Until the recent troubles in Russia's budget tourism industry, the direct casualties of Western sanctions had been few and far between – and rich. Gennady Timchenko, an oligarch with an estimated fortune of $14.2-billion (U.S.) who as a long time friend of President Vladimir Putin was hit with U.S. sanctions, said Sunday he could no longer fly his private jet because it was serviced by American company Gulfstream. Though other companies could in theory service the plane, he told Russian news agency ITAR TASS they would not have the right replacement parts for maintenance.

The collapse of major tourism companies could be the first sign that Russia, which is reeling from months of market volatility an estimated withdrawal by investors of $75-billion in funds, could be at the start of a lengthy recession. In July, the International Monetary Fund slashed its forecast for 2014 from 1.3 per cent to 0.2 per cent.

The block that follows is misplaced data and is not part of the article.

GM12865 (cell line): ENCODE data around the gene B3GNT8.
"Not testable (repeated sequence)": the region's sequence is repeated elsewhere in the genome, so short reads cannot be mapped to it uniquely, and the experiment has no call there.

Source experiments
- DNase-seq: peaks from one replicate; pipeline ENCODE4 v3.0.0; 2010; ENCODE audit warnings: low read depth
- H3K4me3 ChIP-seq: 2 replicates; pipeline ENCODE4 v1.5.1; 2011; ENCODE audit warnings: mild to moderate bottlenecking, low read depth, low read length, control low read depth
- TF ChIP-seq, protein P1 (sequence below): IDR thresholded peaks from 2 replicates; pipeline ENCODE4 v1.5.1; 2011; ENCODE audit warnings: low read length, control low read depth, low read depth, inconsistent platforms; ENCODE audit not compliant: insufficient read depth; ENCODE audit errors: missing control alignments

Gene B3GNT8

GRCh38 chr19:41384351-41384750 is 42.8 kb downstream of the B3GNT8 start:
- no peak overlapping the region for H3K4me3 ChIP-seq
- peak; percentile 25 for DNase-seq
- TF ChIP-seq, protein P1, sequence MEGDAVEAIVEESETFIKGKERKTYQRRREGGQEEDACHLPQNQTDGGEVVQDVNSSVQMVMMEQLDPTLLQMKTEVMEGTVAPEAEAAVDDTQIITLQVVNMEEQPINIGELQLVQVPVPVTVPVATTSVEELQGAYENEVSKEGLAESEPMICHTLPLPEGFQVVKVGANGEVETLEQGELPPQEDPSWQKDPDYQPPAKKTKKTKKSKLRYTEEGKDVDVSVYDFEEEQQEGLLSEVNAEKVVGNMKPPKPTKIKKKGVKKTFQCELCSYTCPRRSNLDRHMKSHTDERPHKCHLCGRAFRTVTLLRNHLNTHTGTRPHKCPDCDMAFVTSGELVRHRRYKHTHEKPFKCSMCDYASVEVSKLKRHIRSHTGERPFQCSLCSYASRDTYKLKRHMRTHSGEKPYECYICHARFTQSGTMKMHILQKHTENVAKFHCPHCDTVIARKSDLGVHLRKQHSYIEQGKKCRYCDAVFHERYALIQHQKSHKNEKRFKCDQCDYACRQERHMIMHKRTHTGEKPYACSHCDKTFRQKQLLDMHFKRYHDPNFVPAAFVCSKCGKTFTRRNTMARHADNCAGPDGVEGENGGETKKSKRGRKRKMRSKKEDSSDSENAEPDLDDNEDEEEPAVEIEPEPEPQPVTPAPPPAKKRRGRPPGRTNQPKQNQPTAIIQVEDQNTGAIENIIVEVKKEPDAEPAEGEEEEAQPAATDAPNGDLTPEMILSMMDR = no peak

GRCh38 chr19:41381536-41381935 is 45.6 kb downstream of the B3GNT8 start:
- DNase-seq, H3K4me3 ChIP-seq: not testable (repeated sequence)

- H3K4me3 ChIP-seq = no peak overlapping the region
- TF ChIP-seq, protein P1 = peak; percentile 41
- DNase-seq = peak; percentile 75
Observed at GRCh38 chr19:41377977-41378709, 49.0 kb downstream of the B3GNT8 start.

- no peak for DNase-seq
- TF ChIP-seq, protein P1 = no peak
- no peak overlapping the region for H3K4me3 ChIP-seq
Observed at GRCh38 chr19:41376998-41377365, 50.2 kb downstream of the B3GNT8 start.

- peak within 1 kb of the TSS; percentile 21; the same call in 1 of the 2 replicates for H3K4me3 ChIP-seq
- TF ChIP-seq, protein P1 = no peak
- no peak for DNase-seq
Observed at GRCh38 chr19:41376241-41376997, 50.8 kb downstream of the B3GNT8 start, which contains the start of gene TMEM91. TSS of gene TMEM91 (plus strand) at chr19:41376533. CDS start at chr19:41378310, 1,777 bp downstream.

Any attempt by Moscow to fighting back against the sanctions is also likely to come at a high cost to Russian consumers and investors. Russia has banned a range of fruit and vegetable imports from Poland, in what Polish government officials said was retaliation for its support of the latest round of E.U. sanctions.

Shares in Russia's state airliner, Aeroflot, were trading down almost 6 per cent Tuesday after leading business daily Vedomosti cited anonymous government officials as saying they were considering closing the airspace over Siberia to European flights heading to Asia. The move, allegedly in retaliation for the E.U. sanctions on Dobrolyot, would deprive Aeroflot of payments it receives from European airlines for the right to use Russian airspace.